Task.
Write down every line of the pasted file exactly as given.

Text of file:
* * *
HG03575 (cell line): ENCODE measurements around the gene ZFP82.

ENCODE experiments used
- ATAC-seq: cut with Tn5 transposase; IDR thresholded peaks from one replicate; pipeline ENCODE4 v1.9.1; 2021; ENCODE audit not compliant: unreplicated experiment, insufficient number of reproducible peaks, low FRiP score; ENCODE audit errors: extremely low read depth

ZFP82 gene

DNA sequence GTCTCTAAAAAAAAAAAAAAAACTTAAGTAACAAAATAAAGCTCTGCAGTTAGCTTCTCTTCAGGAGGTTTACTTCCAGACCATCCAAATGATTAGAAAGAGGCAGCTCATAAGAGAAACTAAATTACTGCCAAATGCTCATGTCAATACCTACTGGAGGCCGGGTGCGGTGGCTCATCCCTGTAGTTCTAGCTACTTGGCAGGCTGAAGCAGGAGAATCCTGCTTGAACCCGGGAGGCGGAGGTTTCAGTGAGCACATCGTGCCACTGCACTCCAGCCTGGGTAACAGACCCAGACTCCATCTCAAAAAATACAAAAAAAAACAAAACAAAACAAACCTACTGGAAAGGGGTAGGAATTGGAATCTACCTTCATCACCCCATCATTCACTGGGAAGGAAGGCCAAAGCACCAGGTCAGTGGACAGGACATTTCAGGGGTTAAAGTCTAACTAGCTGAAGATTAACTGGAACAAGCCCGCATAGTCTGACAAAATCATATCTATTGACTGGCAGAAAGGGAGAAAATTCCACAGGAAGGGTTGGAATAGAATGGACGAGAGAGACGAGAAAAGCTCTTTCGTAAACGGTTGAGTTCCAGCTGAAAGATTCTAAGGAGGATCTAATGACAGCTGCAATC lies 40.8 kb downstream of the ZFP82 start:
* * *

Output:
HG03575 (cell line): ENCODE measurements around the gene ZFP82.

ENCODE experiments used
- ATAC-seq: cut with Tn5 transposase; IDR thresholded peaks from one replicate; pipeline ENCODE4 v1.9.1; 2021; ENCODE audit not compliant: unreplicated experiment, insufficient number of reproducible peaks, low FRiP score; ENCODE audit errors: extremely low read depth

ZFP82 gene

DNA sequence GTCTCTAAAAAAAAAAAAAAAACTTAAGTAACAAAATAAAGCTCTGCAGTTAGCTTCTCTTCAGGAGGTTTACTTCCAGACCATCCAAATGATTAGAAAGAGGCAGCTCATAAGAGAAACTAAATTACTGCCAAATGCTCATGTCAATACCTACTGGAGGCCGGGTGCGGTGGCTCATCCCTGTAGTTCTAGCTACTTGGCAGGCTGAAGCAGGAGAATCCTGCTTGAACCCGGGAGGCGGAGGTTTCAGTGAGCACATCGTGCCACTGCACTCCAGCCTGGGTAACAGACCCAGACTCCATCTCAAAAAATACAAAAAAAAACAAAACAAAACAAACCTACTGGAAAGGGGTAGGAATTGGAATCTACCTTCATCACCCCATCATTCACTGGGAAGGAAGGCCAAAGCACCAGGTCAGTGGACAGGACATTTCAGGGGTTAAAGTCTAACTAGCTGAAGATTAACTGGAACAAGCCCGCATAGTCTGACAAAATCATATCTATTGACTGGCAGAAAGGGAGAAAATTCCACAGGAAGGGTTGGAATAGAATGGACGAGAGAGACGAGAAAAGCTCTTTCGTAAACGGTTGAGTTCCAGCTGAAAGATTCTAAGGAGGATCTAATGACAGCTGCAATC lies 40.8 kb downstream of the ZFP82 start: